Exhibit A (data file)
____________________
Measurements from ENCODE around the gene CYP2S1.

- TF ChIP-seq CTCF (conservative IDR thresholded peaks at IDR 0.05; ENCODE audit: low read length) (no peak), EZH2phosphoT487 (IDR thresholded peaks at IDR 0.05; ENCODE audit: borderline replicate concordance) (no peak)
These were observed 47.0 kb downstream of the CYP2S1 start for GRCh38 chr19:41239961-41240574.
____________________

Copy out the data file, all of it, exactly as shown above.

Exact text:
Measurements from ENCODE around the gene CYP2S1.

- TF ChIP-seq CTCF (conservative IDR thresholded peaks at IDR 0.05; ENCODE audit: low read length) (no peak), EZH2phosphoT487 (IDR thresholded peaks at IDR 0.05; ENCODE audit: borderline replicate concordance) (no peak)
These were observed 47.0 kb downstream of the CYP2S1 start for GRCh38 chr19:41239961-41240574.